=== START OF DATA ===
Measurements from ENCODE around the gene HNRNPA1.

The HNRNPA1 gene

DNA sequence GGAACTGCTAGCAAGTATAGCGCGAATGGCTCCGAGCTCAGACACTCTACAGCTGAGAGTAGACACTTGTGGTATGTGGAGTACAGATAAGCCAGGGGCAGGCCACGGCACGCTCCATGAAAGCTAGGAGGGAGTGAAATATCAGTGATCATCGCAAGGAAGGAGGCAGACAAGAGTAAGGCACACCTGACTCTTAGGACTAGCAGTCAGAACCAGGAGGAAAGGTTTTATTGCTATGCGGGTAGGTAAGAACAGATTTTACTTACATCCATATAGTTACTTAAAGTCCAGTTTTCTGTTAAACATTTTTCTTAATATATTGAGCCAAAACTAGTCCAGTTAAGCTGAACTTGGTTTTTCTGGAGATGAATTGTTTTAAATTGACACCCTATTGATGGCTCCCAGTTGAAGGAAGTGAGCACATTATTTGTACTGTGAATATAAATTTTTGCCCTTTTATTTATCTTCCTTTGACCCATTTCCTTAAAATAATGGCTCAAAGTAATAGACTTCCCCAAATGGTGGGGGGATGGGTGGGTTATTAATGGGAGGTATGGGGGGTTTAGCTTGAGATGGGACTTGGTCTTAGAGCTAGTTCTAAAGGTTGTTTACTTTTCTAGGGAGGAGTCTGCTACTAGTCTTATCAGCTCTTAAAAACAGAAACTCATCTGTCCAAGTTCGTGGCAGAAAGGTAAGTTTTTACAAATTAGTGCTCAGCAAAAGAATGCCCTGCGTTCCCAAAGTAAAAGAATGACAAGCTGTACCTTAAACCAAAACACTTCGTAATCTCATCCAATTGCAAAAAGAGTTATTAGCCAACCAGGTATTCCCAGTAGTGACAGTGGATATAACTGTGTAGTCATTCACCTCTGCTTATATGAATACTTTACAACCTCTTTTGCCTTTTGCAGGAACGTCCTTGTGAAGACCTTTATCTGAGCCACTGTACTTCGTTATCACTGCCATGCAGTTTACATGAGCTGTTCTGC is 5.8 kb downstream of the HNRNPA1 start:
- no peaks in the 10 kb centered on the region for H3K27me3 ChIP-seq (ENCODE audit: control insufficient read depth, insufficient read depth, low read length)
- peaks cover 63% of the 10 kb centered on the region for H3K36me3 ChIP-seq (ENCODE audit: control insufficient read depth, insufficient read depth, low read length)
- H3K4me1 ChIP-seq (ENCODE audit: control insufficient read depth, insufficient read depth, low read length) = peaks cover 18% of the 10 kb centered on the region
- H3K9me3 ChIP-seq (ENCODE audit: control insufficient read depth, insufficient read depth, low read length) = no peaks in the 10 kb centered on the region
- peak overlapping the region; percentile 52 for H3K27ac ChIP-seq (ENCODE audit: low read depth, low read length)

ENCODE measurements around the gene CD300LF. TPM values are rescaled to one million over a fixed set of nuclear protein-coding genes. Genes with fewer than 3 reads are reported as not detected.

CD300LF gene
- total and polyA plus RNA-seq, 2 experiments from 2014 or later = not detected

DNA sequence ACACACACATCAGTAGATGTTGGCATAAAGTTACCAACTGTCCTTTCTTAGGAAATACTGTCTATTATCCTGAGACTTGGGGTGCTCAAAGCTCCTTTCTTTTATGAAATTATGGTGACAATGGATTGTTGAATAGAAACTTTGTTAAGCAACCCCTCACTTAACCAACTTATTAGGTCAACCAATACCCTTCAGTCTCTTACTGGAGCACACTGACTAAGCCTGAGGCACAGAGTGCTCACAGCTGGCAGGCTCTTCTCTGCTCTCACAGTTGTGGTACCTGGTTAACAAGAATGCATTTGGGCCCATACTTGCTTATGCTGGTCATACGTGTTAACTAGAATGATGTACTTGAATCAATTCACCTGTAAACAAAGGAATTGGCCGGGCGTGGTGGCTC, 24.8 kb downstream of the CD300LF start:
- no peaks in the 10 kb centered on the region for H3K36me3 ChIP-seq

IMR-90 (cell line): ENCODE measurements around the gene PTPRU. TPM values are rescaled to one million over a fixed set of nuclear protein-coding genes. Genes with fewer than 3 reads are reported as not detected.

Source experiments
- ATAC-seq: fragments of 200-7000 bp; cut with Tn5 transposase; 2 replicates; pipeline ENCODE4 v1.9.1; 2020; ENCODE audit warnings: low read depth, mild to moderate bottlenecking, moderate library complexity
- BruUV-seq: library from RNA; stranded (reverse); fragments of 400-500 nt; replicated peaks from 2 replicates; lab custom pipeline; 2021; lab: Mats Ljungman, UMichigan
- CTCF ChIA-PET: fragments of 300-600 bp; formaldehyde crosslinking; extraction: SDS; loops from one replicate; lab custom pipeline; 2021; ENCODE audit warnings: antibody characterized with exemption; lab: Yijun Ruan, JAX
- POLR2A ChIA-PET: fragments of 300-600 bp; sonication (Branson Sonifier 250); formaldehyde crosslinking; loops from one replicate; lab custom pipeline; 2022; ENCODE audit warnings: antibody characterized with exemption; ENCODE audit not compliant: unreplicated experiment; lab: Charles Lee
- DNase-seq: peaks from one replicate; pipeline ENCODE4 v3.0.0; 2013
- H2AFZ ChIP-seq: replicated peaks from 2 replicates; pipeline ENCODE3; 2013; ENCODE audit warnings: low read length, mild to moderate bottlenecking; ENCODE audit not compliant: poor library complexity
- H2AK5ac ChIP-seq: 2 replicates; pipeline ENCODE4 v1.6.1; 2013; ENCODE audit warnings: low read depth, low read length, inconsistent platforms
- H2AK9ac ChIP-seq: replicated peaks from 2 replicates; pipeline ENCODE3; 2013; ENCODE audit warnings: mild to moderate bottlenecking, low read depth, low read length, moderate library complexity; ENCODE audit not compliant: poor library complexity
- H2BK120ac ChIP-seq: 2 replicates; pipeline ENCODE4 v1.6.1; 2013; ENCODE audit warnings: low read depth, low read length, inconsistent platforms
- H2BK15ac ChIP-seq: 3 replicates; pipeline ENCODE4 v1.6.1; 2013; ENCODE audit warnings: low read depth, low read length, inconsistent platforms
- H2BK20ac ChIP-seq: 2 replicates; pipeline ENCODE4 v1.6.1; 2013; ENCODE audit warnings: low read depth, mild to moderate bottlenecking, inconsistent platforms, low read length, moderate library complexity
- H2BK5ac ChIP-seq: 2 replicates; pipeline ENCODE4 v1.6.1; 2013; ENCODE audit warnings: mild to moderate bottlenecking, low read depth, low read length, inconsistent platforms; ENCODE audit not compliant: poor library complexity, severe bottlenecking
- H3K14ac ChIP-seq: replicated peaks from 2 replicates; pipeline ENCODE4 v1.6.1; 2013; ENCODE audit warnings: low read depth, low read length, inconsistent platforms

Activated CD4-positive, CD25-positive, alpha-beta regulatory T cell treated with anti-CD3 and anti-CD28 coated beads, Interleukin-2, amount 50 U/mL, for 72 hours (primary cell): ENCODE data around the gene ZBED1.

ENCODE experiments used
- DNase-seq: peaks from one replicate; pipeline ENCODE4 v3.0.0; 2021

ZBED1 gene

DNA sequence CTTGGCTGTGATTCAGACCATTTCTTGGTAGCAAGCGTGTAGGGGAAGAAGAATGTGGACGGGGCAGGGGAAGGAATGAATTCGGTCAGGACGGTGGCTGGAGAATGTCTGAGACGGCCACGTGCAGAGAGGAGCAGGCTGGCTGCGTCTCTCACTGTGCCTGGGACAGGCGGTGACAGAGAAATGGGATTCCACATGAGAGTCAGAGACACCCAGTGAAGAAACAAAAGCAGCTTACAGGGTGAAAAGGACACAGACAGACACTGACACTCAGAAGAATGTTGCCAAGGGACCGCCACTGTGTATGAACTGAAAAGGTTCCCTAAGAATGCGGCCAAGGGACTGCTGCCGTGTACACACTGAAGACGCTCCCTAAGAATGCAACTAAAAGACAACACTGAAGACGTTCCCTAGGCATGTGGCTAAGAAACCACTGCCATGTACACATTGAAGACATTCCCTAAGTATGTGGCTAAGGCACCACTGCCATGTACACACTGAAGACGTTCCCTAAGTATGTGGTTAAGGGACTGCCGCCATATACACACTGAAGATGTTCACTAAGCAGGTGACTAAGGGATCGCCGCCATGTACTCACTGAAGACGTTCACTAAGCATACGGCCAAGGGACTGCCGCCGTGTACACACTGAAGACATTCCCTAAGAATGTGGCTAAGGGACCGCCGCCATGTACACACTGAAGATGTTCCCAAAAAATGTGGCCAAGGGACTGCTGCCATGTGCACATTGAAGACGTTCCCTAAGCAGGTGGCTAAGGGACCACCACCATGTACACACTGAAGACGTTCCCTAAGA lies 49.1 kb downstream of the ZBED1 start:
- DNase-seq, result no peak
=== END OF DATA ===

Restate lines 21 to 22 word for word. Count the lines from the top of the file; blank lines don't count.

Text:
- H2AFZ ChIP-seq: replicated peaks from 2 replicates; pipeline ENCODE3; 2013; ENCODE audit warnings: low read length, mild to moderate bottlenecking; ENCODE audit not compliant: poor library complexity
- H2AK5ac ChIP-seq: 2 replicates; pipeline ENCODE4 v1.6.1; 2013; ENCODE audit warnings: low read depth, low read length, inconsistent platforms